Archived Story

What was I thinking?

Published 12:18pm Friday, April 26, 2013

By Jess Page, Guest Columnist

Over the years my son and I have done a lot of things together. Although our daughter is a daddy’s girl, I haven’t done quite as much with her as I would have liked. So with a lapse in judgment, I decided it was time for me and our daughter to have an adventure. I looked up this new craze called mudding. I settled on something called the Obstacle Course and Mud Run.

Now, I realize I’m 67 years old. I’m 5 feet, 6 inches tall, but I’m in pretty good physical shape, and I figure it wouldn’t take but about a month to be in top form. After all, I am a former Army Airborne, Jumpmaster, jungle expert, cowboy, etc. I mean, how hard can it be – right?

I glanced over the description and, being a college graduate and a real man, I was not at all interested – I just want to do it. But words like “unforgiving property,” “diabolical obstacles,” “U.S. Army Ranger approved,” “mud, rocks, hills” and “testing the most elite of athletes” should have been the first clue that something wasn’t right.

The second clue was when I got on the shuttle bus and no one was older than 40. They were all runners, and some were professional mudders. Later I realized I was the oldest among the 400 participants. But hey, no problem – I am now one of the “athletic elite.”

The last clue should have been when I registered. The advertisement was that you receive a T-shirt “after” you finish the course. They took one look at me and gave me a T-shirt before the start.

Here’s your sign.

I was ready to go. I have my jeans, cut-off shirt and an American flag do-rag on my head. I was the epitome of the ultimate Mudder Warrior.

I won’t try to comment on the total Mud Run experience but only what has become ingrained in my memory for the rest of my life.

The first obstacle was the log climb. No sweat! I jog right up to it and start to climb.

I lifted my leg up twice and couldn’t reach the next log. I surmised that this had to have been built by tall people who had a bias against short people.

I threw myself up, and it knocked the wind out of me. I threw my leg over and wallowed up like a little boar hog. I finally got over the top and slid far enough down to touch the next log and get down.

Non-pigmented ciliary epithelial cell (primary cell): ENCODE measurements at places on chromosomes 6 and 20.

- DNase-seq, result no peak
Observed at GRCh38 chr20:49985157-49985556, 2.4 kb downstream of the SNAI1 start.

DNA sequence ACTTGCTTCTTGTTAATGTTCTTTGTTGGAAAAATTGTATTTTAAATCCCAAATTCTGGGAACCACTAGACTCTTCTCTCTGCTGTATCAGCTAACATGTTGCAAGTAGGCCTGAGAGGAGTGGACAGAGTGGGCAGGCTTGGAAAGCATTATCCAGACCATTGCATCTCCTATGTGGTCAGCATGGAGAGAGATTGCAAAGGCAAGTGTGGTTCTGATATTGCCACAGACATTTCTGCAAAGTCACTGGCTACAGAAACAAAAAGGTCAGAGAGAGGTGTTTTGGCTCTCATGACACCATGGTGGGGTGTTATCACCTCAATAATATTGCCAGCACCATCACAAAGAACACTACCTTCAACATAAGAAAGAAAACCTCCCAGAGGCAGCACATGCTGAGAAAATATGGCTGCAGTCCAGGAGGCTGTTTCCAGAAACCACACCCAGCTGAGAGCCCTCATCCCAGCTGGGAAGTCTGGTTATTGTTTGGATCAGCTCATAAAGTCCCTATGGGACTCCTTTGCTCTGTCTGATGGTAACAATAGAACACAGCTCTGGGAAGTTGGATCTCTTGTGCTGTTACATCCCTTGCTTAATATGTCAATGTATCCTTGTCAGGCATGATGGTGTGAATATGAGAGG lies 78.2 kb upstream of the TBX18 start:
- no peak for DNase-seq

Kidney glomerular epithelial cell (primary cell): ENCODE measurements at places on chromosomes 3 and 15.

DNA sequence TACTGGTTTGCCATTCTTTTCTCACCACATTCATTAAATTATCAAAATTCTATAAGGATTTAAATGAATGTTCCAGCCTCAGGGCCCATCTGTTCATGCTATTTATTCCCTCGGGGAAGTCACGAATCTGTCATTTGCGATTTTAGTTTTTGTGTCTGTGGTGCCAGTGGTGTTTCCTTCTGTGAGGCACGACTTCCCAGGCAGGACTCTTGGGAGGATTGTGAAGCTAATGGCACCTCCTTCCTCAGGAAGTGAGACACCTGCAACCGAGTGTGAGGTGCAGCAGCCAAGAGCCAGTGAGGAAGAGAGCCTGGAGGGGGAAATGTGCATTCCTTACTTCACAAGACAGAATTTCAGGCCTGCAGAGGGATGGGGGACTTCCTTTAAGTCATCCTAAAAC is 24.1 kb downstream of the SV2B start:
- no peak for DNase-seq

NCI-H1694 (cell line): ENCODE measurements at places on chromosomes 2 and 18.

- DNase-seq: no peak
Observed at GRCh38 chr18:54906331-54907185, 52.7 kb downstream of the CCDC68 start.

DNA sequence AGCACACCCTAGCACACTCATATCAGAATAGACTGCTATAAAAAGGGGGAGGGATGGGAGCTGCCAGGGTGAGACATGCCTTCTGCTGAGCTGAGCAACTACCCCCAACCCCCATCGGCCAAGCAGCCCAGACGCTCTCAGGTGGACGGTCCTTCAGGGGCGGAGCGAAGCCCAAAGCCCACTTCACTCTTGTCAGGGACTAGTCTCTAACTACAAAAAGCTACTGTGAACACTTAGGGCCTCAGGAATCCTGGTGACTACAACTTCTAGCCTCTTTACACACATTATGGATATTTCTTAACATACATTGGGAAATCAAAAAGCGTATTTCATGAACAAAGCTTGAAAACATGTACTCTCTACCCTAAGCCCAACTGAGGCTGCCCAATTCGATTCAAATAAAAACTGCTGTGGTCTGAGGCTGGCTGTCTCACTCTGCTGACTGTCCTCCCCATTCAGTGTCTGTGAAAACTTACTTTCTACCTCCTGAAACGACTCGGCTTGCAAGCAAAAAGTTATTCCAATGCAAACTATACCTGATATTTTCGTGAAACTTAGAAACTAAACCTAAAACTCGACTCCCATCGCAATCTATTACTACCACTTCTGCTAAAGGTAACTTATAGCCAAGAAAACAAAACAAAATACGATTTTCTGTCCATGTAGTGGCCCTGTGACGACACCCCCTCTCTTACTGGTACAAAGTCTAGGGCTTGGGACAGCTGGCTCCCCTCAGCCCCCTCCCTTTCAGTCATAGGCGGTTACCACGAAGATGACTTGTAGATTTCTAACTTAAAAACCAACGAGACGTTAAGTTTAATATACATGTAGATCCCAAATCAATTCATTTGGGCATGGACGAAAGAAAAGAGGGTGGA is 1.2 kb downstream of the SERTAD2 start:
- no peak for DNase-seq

Our daughter started laughing until she realized she’s as short as I am.

I’m over the first obstacle and on to the next. By now our group has disappeared. I jog ten steps and … charley horse … Chaaarley Hooorse in my left calf.

Now I have to limp to the next obstacle, which is the water pit. This had to be designed by the Viet-cong, who used it as a torture device. It had four cattle gates laid over it, and you had to lie on your back and use the gate like monkey bars to pull yourself through. The closer you get to the end, the closer the gate gets to your face, until your head is underwater.

My leg doesn’t bother me because the water is so cold I’m numb from the neck down.

Now I’m on my back with the gate a foot from my face, and the water is getting higher. About the third gate, I look up at the staff member and give him the stare that says, “If you don’t lift up the last gate, I will come up there and rip your throat out.”

He lifts the gate, and I limp out.

I’ve only gone 0.2 miles and have three miles to go.

I think I’m in trouble.

I hit the water slide into the mud pit. I get out and … charley horse in my right calf. Now I’m crippled in both calves.

After a number of other obstacles, about five people begin to clap and cheer as I cross the finish line. I pull myself up with what little dignity I have left and begin the Ultimate Warrior strut. I look around, and it dawns on me that they’re cheering because everyone has packed up, and they just want to go home. But I finished the race! I am the man.

Reflecting on what I had accomplished, I have come to the following conclusions. Don’t follow rules: make them up as go along. Learn to fall over obstacles. If you climb up, fall down – it’s easier. And last, don’t ever, ever do something this crazy and idiotic again.

Page is pastor of Good News Baptist Church is Jacksons Gap.

 

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